Sleep is important, do it first. How do you do this practically? Easy! Go to bed about 12 hours before you have to be to work and don’t set an alarm. When you wake up naturally and then begin your days tasks with the most important first. You have precious little time left in this world, make the time count. Do a time audit to see if you are truly spending your time on the important things. Just for one day, keep a ‘timecard’ and ‘charge’ every activity down to the 0.1 hour. Is spending an hour on facebook every day really that important? Will the earth stop rotating if you don’t clean your house weekly? Is spending an hour watching the news a priority when you can read it in 5 minutes? How important is watching those three sitcoms you love? Please read one of my favorite books, the seven habits of highly effective people. Its a $7 book that will help you insure you are spending time on the things that are most important to YOU.
10. Take control of health and be minimally invasive
Take control of your health
YOU are the only one who can make and keep yourself healthy, not your doctor. Your doctor can assist you, but its 95% you. Even when surgery is involved, the outcome is as much more dependent on YOU than it is your surgeon. The surgeon makes the healing possible but if you don’t follow thru with your share of the work, the surgery will fail. If you get knee surgery but don’t do any rehab other than what they force you do to in those six post-op sessions, then your knee will never be 100% and its YOUR fault, not your surgeons.
Don’t blindly do what the doctor says, weigh the pros and cons and make your own decision. Remember that doctors need to CYA. If they don’t order all possible tests, they could be sued but that doesn’t mean that its always in your best health interest. Take catscans for example, these expose you to hundreds of times the radiation of an x-ray and increase your risk of cancer. If your doctor recommends a catscan, ask them why, what they expect to learn, and how their treatment of you will vary depending on the outcome of the test. Its your body and you need to decide if the benefit of the test or procedure is worth the risks. If your doctor cant explain the risks and benefits clearly, find another doctor and get a second opinion. If your doctor tries to bully or intimidate you into doing something you are uncomfortable doing with the “If you don’t do this you have to sign a wavier because I cant be responsible for your death” then find a new doctor. A great example of how to do this is what my 95 year old friend Helen did 10 years ago after she had a cancerous polyp removed from her colon. The doctor said there was a 95% chance that he got it all so she needed to do chemotherapy and to that Helen replied “no way!”. She explained that she was 85 years old and that the decreased quality of life from the chemotherapy wasn’t worth it considering there was a 95% chance she was fine. Her doctor respected her decision and she is now a healthy 95 years old – who knows what problems might have happened had she done chemo.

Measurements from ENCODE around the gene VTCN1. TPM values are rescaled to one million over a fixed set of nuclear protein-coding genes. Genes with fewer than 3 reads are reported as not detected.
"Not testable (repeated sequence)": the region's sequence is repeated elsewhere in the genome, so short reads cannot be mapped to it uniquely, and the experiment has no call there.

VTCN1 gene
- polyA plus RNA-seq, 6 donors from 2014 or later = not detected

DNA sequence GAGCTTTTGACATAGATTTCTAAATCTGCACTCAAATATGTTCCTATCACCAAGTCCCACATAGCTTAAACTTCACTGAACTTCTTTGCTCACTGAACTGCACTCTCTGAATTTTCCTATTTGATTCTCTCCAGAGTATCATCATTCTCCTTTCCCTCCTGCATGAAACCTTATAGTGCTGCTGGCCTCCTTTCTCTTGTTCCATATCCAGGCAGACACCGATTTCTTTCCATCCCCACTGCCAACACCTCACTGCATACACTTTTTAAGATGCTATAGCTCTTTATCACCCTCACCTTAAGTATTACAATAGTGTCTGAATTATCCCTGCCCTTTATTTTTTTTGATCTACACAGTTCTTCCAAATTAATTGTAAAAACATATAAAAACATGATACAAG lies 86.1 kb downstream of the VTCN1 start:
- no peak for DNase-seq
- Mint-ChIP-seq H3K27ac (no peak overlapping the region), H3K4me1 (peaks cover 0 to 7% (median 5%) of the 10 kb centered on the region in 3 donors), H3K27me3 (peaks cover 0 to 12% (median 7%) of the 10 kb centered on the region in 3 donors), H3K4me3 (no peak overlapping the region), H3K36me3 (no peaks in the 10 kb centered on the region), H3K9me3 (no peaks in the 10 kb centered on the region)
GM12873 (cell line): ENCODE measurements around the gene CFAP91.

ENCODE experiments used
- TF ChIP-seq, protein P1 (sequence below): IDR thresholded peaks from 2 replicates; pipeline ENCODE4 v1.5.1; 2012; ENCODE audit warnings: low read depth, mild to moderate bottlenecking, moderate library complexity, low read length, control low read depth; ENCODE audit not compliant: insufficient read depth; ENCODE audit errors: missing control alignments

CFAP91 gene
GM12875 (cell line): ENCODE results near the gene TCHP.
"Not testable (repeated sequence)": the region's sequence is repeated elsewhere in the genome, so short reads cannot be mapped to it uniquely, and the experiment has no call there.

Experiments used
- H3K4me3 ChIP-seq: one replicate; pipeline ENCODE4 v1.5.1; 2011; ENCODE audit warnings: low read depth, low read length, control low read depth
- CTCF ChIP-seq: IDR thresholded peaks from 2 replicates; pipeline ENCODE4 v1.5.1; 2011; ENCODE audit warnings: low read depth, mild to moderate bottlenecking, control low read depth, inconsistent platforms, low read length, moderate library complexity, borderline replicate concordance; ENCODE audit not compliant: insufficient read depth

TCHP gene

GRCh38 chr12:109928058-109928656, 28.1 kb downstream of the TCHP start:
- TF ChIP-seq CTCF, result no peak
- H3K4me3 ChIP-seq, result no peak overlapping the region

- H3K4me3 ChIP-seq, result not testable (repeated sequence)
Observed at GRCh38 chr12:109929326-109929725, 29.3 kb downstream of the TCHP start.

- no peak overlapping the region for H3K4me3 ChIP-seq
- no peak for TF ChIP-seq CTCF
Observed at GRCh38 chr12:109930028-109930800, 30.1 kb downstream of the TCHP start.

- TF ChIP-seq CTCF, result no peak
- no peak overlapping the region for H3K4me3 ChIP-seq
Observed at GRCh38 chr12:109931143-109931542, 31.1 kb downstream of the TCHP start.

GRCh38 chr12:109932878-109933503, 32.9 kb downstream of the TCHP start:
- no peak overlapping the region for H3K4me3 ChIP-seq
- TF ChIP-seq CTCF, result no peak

Be minimally invasive
- Stress: Try exercise, yoga, and meditation before medication
- Sleep: Try exercise, yoga, and meditation before medication
- Joint and back pain: Try PT and Yoga before surgery
- High Cholesterol: Try exercise and diet before medication
Thats it. I have a nagging feeling I left out something important but I hope not because “11 tips” sounds wrong and I’m not sure what I would cut out of my list!